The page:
NASA has unveiled its plans for a new mission focused on the formation and evolution of solar winds emitted by the Sun. The upcoming mission also aims to understand the effect of the solar emissions on Earth.

For the project, NASA partnered with the Southwest Research Institute in San Antonio, Texas for the development of four small satellites that will study the Sun’s activity. These satellites, which will be about as big as suitcases, will be the main feature of the mission dubbed as Polarimeter to Unifry the Corona and Heliosphere (PUNCH).

After launching, these satellites will move to an orbital altitude of 350 miles from the Earth’s surface. From there, they will carry out 3D imaging observations of the outer solar corona. This region, which is also referred to as the Sun’s atmosphere, is where solar winds emerge before travelling across space.

“The vacuum of space between the planets is not completely empty – it is actually filled with a tenuous, hypersonic ‘solar wind’ that streams out from the corona and affects spacecraft and planets – including our own,” PUNCH’s principal investigator Craig DeForest said in a statement.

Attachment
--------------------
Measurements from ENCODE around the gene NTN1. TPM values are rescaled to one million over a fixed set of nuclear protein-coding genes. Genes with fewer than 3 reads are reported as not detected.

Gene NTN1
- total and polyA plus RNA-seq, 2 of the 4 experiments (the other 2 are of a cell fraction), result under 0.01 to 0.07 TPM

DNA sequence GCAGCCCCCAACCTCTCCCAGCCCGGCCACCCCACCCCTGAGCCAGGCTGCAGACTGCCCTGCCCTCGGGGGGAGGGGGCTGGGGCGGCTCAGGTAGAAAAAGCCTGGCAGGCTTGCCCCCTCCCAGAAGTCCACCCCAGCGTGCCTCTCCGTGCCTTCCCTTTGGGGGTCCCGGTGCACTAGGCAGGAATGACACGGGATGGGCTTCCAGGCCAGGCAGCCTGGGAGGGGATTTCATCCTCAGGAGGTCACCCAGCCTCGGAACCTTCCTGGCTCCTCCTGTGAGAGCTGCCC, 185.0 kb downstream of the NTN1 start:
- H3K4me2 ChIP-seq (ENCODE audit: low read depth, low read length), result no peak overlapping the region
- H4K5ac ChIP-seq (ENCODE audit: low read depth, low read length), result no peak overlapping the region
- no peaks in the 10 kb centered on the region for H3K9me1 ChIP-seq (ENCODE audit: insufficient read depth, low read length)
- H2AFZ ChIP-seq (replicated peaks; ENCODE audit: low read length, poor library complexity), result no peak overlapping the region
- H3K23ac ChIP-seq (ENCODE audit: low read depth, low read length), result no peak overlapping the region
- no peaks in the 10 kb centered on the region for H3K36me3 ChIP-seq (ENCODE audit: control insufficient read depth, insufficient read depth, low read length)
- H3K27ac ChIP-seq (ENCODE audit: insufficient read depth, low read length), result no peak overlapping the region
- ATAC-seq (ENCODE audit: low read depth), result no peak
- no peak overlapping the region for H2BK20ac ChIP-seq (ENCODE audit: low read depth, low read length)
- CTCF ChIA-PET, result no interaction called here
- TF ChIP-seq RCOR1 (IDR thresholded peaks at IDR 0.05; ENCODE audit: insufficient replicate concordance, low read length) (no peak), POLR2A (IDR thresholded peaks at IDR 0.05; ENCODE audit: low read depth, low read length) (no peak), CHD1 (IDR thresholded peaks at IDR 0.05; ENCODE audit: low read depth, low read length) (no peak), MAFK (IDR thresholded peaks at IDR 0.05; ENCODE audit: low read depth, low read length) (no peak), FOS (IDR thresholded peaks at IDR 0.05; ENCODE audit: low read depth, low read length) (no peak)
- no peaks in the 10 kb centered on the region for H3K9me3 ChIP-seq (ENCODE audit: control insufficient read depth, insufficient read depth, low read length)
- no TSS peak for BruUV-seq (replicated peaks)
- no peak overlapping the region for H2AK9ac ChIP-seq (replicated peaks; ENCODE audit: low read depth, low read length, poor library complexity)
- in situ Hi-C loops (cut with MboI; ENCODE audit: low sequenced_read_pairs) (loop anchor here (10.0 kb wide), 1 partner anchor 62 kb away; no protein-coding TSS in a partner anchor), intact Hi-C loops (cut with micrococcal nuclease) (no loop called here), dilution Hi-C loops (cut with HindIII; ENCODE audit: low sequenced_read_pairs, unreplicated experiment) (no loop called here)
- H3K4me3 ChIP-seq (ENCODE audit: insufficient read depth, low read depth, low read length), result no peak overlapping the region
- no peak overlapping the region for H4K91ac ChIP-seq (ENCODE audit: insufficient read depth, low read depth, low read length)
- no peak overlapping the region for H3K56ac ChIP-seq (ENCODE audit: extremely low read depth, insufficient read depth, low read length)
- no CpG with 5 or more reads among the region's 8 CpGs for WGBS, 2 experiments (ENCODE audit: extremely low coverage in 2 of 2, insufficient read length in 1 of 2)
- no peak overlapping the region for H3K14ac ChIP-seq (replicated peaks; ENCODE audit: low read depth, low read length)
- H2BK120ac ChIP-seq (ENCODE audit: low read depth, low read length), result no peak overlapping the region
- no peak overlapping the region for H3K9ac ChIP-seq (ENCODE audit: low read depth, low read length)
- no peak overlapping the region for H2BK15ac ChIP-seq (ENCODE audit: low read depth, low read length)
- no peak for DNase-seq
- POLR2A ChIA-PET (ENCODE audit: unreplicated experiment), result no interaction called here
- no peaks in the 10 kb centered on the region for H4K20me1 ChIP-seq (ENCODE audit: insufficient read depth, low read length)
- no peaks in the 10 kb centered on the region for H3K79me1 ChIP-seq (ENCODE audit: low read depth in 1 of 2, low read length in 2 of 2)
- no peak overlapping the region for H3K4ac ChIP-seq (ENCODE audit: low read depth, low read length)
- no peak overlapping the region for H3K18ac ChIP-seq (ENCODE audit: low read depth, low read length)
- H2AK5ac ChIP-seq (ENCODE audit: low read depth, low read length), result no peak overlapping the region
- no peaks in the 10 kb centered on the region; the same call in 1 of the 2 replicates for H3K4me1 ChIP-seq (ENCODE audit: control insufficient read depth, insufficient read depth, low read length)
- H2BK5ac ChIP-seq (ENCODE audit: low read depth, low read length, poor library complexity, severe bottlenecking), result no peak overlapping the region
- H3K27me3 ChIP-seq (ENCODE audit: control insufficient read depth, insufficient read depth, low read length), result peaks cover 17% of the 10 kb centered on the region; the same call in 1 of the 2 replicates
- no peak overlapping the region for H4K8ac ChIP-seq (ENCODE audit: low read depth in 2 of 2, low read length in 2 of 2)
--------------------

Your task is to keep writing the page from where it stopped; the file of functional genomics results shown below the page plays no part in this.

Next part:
“PUNCH will observe the ‘no-man’s land’ between the outer solar corona and the solar wind, giving us our first clear images of the entire system connecting the Sun and Earth,” he added.

Currently, Earth’s space agencies study solar winds through the data collected by spacecraft that are directly embedded in them. Although this method can still provide helpful information, it cannot follow the solar winds as they evolve.

“This is like understanding global weather patterns based on detailed measurements from a few individual weather stations on the ground,” Sara Gibson, a project scientist for the mission said. “PUNCH is more like a weather satellite that can image and track a complete storm system as it evolves across an entire region.”

Through data gathered by the PUNCH satellites, NASA hopes to get a better understanding of how solar emissions change as they travel from the Sun across the solar system. NASA has not yet announced an exact date for the launch but it is expected to take place sometime in August 2022.

Solar flare
Study suggests sun's activity was far more intense before planets formed. Pictured, an image showing the bright light of a solar flare on the left side of the sun and an eruption of solar material shooting through the its atmosphere, called a prominence eruption. NASA/SDO